On Wednesday, Arthur Hiller joined with the infinite. The onetime DGA president toiled away in television for over a decade, before finding cinematic success with the back-to-back productions of LOVE STORY and THE OUT OF TOWNERS. He was rarely christened an auteur, but to simply brand him as a Hollywood mechanic would be an incredible disservice. In a very short window, he steered five actors into Oscar nominations (Ryan O’Neal, Ali McGraw, John Marley, Maximilian Schell, and George C. Scott), and early partnerships with celebrated screenwriters Neil Simon & Paddy Chayefsky cemented his foothold in the industry. The disastrous response to MAN OF LA MANCHA brought the parade to a halt, but Hiller found intermittent success throughout his prolific career.

I could take this opportunity to laude the recent inclusion of THE IN-LAWS into the Criterion Collection, or mount a stringent defense of CARPOOL’s cheese ball absurdity. I could take the easy route and praise the brilliance of that first Gene Wilder/Richard Pryor pairing, SILVER STREAK. Naw. I need to talk about that other one, SEE NO EVIL HEAR NO EVIL.

The posters cheered SEE NO EVIL HEAR NO EVIL as “the first drop dead comedy of the summer,” and audiences eager for a repeat of SILVER STREAK and STIR CRAZY kept the film at number one for two short weeks in 1989. Critics were less enthusiastic, assaulting the film with blunt labels like “recycled” (Roger Ebert) and “juvenile” (The New York Times). Currently, SEE NO EVIL HEAR NO EVIL supports an 18% rating on Rotten Tomatoes. But who wants to live in a world of consensus?

The plot is silly and utterly contrived in a way that only Hollywood can justify. A blind man (Richard Pryor) and a deaf man (Gene Wilder) literally stumble upon a corpse, and are immediately implicated in the crime. One Rube Goldberg jailbreak scene later, and the odd-couple wannabe detectives are on the hunt for the real killers. There’s some McGuffin nonsense involving a rare coin, but it’s all just an excuse for Wilder and Pryor to antagonize the charm from each other. “Fuzz Wuzzy was a woman?” You’d be hard pressed to find anything more than a scrap of social commentary below the surface, and SEE NO EVIL HEAR NO EVIL is certainly not BLAZING SADDLES, but Arthur Hiller wrangles a quintessential showcase for fans of the duo. One watches this film and recognizes the joy these two actors truly had with each other.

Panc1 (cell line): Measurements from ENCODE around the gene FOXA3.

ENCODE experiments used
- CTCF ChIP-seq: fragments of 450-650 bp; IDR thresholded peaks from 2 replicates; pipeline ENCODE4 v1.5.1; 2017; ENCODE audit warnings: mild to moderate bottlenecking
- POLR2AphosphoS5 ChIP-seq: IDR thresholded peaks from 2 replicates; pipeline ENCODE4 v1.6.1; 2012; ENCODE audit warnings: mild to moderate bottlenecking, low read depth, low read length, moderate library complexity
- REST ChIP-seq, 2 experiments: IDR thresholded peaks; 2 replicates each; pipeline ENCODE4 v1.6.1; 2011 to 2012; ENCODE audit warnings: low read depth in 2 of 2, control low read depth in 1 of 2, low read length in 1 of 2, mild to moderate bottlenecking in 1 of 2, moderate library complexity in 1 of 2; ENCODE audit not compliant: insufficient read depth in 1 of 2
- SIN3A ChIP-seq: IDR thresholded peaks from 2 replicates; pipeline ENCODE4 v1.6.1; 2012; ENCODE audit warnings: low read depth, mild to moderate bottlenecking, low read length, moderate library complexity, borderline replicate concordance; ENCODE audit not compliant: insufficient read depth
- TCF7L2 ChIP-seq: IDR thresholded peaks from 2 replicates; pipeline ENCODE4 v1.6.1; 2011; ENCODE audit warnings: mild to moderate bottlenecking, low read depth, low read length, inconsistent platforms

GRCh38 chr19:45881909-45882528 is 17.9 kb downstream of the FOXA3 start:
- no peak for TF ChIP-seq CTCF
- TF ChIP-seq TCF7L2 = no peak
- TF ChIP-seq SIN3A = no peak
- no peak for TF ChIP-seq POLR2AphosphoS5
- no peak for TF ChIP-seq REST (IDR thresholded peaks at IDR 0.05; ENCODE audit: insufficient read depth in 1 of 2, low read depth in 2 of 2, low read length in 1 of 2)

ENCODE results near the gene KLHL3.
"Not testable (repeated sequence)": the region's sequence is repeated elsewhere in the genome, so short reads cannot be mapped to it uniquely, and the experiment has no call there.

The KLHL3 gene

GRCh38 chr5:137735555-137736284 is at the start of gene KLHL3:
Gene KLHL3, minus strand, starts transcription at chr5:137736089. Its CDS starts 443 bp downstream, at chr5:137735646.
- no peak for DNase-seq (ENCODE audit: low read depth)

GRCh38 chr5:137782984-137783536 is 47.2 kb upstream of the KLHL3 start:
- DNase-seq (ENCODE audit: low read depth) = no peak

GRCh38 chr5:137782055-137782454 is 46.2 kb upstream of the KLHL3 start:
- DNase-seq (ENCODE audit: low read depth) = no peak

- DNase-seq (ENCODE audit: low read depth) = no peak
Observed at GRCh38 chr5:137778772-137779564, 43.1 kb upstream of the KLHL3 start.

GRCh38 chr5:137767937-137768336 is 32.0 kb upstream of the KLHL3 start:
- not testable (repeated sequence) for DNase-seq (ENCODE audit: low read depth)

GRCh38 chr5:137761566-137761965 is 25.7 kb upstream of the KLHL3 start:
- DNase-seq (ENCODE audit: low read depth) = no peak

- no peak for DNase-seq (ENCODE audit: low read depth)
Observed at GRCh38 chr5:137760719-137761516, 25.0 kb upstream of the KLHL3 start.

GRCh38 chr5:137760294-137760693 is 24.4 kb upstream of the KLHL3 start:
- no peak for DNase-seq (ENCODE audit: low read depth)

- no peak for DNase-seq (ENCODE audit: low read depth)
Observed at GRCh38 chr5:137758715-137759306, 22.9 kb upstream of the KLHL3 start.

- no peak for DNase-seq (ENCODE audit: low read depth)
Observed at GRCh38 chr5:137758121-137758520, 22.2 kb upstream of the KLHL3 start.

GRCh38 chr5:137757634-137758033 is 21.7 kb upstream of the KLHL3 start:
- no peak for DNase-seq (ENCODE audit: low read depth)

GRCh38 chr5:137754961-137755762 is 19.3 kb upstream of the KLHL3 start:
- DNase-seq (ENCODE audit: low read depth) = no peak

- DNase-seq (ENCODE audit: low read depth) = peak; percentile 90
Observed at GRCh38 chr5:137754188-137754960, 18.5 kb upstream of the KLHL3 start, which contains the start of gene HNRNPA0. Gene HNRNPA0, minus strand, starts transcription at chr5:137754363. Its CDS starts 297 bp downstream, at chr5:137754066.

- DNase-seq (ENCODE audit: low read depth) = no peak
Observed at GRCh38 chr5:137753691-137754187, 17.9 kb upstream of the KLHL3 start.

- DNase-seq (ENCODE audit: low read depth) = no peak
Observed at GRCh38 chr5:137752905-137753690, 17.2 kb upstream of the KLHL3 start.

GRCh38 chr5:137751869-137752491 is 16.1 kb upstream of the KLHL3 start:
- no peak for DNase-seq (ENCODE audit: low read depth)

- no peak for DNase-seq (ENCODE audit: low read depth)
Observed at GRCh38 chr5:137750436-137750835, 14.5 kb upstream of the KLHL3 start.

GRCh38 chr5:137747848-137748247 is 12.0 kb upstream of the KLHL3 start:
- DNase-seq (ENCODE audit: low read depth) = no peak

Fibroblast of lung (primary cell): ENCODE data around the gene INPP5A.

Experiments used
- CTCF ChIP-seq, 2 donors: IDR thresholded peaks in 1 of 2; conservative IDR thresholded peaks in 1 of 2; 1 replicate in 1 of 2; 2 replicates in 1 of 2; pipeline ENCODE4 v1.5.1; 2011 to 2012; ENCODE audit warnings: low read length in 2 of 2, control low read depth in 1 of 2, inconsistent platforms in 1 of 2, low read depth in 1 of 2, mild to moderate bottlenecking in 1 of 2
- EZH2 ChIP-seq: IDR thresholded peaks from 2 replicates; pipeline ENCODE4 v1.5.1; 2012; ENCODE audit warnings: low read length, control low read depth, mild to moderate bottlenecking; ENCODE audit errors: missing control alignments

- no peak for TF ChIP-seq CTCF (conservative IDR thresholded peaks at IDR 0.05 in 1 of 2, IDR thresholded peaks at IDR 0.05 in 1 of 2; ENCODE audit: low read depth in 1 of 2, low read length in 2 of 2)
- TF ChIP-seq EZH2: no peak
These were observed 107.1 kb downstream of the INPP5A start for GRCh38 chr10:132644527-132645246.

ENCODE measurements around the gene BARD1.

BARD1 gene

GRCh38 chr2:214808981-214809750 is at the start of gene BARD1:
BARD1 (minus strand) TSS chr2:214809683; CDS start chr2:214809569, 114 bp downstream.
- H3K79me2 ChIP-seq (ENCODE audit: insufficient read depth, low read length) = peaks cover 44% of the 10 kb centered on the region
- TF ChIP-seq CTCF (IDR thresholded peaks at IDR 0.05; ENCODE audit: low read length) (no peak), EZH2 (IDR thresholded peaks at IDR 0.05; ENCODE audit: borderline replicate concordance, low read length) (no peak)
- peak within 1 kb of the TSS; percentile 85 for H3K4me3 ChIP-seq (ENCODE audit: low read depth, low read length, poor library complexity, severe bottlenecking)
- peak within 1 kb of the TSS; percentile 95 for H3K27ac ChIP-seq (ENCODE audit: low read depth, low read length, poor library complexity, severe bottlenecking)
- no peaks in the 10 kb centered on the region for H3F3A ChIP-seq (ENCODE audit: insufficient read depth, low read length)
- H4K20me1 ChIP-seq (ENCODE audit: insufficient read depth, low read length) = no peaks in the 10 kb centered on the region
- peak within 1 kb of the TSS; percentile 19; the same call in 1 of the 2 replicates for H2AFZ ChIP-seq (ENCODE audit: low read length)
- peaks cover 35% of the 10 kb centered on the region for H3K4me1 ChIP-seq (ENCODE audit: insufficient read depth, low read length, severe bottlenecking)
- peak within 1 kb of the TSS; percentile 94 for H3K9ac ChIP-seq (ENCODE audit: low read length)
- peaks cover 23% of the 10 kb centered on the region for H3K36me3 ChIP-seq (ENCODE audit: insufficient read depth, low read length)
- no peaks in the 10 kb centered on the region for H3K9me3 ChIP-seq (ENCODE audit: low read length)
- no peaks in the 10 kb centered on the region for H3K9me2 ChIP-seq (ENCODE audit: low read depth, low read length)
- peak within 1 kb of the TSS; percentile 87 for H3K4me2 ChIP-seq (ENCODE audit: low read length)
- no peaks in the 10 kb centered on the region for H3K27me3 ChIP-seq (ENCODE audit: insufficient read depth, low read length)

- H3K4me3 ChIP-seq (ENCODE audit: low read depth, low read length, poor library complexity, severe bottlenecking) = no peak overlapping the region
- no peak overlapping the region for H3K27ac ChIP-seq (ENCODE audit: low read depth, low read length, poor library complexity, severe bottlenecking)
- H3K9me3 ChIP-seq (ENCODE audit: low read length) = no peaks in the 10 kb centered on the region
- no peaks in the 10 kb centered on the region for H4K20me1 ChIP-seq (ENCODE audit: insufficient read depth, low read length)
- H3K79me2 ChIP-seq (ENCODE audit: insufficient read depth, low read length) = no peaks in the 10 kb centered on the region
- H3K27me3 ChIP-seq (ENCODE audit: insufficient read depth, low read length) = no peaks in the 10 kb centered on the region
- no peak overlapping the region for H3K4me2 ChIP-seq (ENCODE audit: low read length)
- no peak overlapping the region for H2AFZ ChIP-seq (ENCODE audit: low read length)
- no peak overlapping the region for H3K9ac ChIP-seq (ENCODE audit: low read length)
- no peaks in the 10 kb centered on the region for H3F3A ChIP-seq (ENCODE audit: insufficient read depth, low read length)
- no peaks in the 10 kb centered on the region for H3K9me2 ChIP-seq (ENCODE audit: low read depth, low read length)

This fanboy fodder fed from a genuine friendship that may not have extended beyond the set, but lives eternally on the silver screen. SEE NO EVIL HEAR NO EVIL is crammed with jokes. Some land, plenty fall flat. What never falters though is that warmth held between the two leads. A scene in which the two loners lament over their doomed marriages while enjoying cones of ice cream hits with bittersweet understanding. Wilder’s eyes drift into an ordinary sadness, “And then one day, my wife turned into this remarkable creature that could sit on the end of a broom stick and take off. She could actually achieve flight!” And Pryor responds with preternatural timing, “I think I was married to that woman once.” It’s a total set-up exceptionally executed.

In the early 1990s, SEE NO EVIL HEAR NO EVIL was a film trapped in a loop on cable television. HBO, TNT, USA – at some point in the middle of the night, it always felt like you were one channel click away from catching Gene Wilder threaten to shoot a woman with his erection. As a desperate pre-teen boy eager to prove to his parents that he was ready for R Rated entertainment, SEE NO EVIL HEAR NO EVIL appeared to be safe diversion for adults raised on the brilliance of YOUNG FRANKENSTEIN and CAR WASH. Mom and Dad always managed to nod off before Joan Severance reached for that towel. Kid win.

Arthur Hiller will always be remembered for those 60s classics, and he should be respected for the trails he blazed in the golden age of television, but for me, he’ll always be the man who swayed a 12 year old boy into red band adulthood. Raise a glass.